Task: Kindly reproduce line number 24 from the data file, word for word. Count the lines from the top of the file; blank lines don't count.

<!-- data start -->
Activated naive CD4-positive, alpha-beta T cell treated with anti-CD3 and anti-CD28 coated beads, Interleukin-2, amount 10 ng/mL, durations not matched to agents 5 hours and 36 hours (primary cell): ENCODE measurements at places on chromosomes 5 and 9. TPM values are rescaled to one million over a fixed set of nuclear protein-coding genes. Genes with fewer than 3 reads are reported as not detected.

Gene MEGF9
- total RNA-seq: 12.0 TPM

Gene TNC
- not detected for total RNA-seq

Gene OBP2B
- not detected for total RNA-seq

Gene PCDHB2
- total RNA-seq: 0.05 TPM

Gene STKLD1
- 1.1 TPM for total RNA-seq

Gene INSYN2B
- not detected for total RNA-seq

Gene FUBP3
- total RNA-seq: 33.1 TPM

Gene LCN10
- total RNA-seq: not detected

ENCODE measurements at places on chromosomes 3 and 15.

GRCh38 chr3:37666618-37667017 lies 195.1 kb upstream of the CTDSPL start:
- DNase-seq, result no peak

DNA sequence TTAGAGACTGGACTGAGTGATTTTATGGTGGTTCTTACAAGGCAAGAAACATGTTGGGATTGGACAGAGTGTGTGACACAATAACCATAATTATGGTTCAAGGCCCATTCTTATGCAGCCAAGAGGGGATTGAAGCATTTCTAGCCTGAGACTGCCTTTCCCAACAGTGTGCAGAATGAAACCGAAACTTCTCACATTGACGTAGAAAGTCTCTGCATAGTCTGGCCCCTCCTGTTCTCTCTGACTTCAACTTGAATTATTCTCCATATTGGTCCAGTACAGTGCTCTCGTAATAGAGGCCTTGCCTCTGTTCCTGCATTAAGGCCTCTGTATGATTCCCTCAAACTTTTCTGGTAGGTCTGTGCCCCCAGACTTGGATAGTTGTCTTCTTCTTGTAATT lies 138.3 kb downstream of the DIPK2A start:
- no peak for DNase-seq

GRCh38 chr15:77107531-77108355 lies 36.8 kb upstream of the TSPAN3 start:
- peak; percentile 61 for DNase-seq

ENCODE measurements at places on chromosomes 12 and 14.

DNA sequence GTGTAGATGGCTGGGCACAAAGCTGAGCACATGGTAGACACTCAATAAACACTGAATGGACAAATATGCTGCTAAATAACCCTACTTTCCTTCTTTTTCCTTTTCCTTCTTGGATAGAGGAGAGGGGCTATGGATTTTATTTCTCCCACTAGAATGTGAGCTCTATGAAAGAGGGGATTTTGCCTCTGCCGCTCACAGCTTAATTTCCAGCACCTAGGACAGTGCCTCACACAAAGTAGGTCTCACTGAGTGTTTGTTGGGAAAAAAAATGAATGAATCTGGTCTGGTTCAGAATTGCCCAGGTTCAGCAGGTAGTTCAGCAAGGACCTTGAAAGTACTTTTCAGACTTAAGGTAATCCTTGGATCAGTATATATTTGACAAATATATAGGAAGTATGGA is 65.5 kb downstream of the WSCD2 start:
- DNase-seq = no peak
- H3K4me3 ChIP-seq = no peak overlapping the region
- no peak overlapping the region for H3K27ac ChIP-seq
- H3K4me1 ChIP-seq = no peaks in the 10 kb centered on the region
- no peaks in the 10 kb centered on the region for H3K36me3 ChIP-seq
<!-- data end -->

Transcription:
- peak; percentile 61 for DNase-seq